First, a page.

In response to the harsh criticism, Jesus tells a couple of stories, both of which have as their main characters people who would not have been held in high esteem by the religious leaders of that day and time. If these characters were not “people of the land,” they were extremely close. The shepherd was a character we might compare to today’s cowboy. In days gone by cowboys and their stories had a romantic place in our hearts. But now, while we may not look down on cowboys, society does not grant them grand kudos, does it? A shepherd suffered from the same kind of situation. In the old days of Israel’s history, shepherds had been held with high regard. (King David, the former shepherd boy, is a good example.) However, by the time of the coming of Christ, shepherds were relegated to their fields and were ostracized by the city folk, certainly looked down upon by the religious fanatics. Thus, this story of the shepherd and lost sheep must have made those sophisticated Scribes and Pharisees turn up their cosmopolitan noses.
Then, to make matters worse, Jesus tells a story about a woman. Due to more recent exposure to the role of women in the Middle East, we can now more easily comprehend how a woman would have been looked down upon by the religious elite, being considered little more than property. Both stories deal with valuable commodities being lost or misplaced. The call for followers of Jesus is to intentionally look and find the lost.
John Buchanan, the former pastor of the Fourth Presbyterian Church in Chicago and Editor of The Christian Century give a marvelous example about how we might look to find the lost. He wrote several years back: “Ten years ago last February, Chicago police, on a drug investigation, discovered nineteen children, without an adult present, living in a two-room apartment. It was the most unsettling, disturbing incidence of child neglect and abuse you could imagine. The conditions in the two-room apartment were squalid beyond description: the stench of soiled diapers, rotting food, mounds of filthy clothes, clogged toilet. One little boy was trying to create a semblance of order by moving the rubble with a broken shovel. It was a decade ago, but I was never able to forget those children and never stopped wondering whatever became of them. And so I was delighted one day last February, on the tenth anniversary of the event, to retrieve the morning paper, sit down with the first cup of coffee of the day, and see in the middle of the front page a picture of three beautiful children in blue caps and gowns, graduating from elementary school in Kankakee county, the handsome boy in the middle, Anthony Melton, one of the nineteen neglected children discovered by the police ten years before. It’s not often these days that the news on the front page of the paper brings tears to my eyes. The follow-up story told about five of the nineteen, brothers, who had been taken in by Claudine Christian who lives in Hopkins Park. DCFS officials were concerned about keeping the brothers together while their mother served a jail term—each had a different father, none of whom were in the picture at all—so Claudine Christian agreed to take the five for three months. That was ten years ago. When they arrived, ages two, five, six, eight, and nine, in her neat bungalow in rural Hopkins Park, the boys didn’t know what mealtime was and were accustomed to foraging for food, didn’t know about utensils and ate with their fingers. Claudine Christian purchased new bunk beds for them, but they wouldn’t get in them, instead slept on the floor, in a huddle, covered by a blanket. The boys fought, destroyed household items. Claudine Christian’s husband, already unhappy, gave her a choice: the boys or him. She chose the boys. She set some boundaries, assigned simple chores, set expectations. The boys started to go to school. There were plenty of challenges and setbacks. Claudine Christian persisted. She took the boys to her church. One by one they were baptized. The academic and behavioral challenges continue, but the boys are making it, participating in extracurricular activities, singing in the choir; several are junior deacons at church. At the end of the remarkable account, Claudine Christian recalled those first harrowing weeks when the five little boys slept together in the center of their bedroom floor, despite the new bunk beds, in a jumbled pile of bodies under a comforter. Sleep was fitful, broken by nightmares. She remembers, ‘They would wake up in the middle of the night, and I would run into the room and I would gather two or three at a time and just hold them and rock them until they could sleep again. I would say, ‘I love you, I love you, I love you.’ Just say it until it sticks. You can’t play with these words when it comes to the hearts of children.’ Just say it until it sticks.”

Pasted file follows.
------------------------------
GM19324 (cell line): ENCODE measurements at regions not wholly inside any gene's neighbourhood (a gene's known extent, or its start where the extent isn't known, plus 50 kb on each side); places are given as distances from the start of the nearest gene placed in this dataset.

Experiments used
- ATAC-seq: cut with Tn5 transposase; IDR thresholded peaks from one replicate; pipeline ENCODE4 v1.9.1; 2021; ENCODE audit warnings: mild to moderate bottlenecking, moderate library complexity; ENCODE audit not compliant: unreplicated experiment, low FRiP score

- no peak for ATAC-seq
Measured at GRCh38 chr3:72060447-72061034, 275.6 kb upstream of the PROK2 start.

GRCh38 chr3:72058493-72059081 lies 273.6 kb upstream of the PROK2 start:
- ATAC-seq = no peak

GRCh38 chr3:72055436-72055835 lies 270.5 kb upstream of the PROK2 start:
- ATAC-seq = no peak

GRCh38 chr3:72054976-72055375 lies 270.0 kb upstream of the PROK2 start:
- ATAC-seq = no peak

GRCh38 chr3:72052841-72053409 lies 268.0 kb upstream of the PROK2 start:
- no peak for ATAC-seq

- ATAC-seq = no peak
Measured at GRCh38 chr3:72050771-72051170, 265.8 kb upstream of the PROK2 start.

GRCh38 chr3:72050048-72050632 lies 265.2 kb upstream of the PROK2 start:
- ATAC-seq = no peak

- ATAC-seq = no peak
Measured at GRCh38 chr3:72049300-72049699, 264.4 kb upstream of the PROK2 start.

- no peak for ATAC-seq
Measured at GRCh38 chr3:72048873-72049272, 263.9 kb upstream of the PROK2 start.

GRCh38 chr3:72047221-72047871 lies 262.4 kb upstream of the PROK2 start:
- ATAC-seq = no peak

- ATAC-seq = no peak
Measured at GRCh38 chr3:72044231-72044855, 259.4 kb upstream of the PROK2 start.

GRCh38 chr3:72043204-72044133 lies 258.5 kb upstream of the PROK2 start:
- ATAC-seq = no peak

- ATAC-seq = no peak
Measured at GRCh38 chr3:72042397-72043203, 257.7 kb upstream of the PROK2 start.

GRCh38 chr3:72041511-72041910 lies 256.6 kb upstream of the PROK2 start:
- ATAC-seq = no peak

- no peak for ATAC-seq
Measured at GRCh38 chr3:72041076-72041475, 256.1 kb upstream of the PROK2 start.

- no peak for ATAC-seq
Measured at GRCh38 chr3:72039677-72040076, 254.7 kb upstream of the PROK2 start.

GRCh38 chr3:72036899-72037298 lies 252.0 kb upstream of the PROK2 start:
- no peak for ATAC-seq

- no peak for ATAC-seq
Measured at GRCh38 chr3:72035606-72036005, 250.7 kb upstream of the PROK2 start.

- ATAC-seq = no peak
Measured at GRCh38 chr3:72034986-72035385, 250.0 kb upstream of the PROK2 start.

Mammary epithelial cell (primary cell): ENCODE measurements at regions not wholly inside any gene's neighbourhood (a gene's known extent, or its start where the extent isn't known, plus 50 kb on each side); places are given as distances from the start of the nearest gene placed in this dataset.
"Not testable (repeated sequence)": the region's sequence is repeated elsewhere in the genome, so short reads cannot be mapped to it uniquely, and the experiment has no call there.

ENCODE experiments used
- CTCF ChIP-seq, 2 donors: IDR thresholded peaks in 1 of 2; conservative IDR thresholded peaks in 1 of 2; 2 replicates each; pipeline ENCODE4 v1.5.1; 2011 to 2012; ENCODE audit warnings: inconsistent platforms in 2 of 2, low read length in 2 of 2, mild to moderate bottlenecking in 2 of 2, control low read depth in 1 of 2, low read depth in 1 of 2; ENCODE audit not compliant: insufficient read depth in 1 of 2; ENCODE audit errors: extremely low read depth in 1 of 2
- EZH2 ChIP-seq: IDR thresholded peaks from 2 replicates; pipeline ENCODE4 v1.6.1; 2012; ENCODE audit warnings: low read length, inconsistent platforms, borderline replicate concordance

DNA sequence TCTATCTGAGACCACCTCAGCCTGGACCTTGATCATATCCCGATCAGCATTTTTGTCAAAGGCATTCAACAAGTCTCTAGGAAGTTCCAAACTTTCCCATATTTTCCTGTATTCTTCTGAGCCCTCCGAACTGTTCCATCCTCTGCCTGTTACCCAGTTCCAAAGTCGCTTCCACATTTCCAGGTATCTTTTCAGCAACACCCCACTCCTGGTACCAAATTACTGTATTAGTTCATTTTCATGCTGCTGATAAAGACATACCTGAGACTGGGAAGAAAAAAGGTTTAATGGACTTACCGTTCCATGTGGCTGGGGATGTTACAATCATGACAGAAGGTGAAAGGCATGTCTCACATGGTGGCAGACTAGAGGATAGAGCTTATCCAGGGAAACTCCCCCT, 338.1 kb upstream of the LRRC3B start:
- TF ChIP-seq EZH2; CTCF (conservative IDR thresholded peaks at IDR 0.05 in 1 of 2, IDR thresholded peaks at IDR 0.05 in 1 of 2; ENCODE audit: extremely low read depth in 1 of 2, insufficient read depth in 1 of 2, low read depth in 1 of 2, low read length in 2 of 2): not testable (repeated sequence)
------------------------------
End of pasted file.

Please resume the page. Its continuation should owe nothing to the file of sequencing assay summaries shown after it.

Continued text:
A Time of Reflection and Prayer
Have you ever lost something or someone? Can you remember the panicked feelings of that moment? Can you remember the relief when the lost was found?
Have you ever felt lost? How were you found? Thank God for the comforting memory.
Who are the lost for us, as exemplified in Jesus’ teaching? What might we do to bring to them the peace of being found?
A Poetic Guide for Prayer: George MacDonald’s “Lost and Found”
I missed him when the sun began to bend; I found him not when I had lost his rim; With many tears I went in search of him, Climbing high mountains which did still ascend, And gave me echoes when I called my friend; Through cities vast and charnel-houses grim, And high cathedrals where the light was dim, Through books and arts and works without an end, But found him not–the friend whom I had lost. And yet I found him–as I found the lark, A sound in fields I heard but could not mark; I found him nearest when I missed him most; I found him in my heart, a life in frost, A light I knew not till my soul was dark.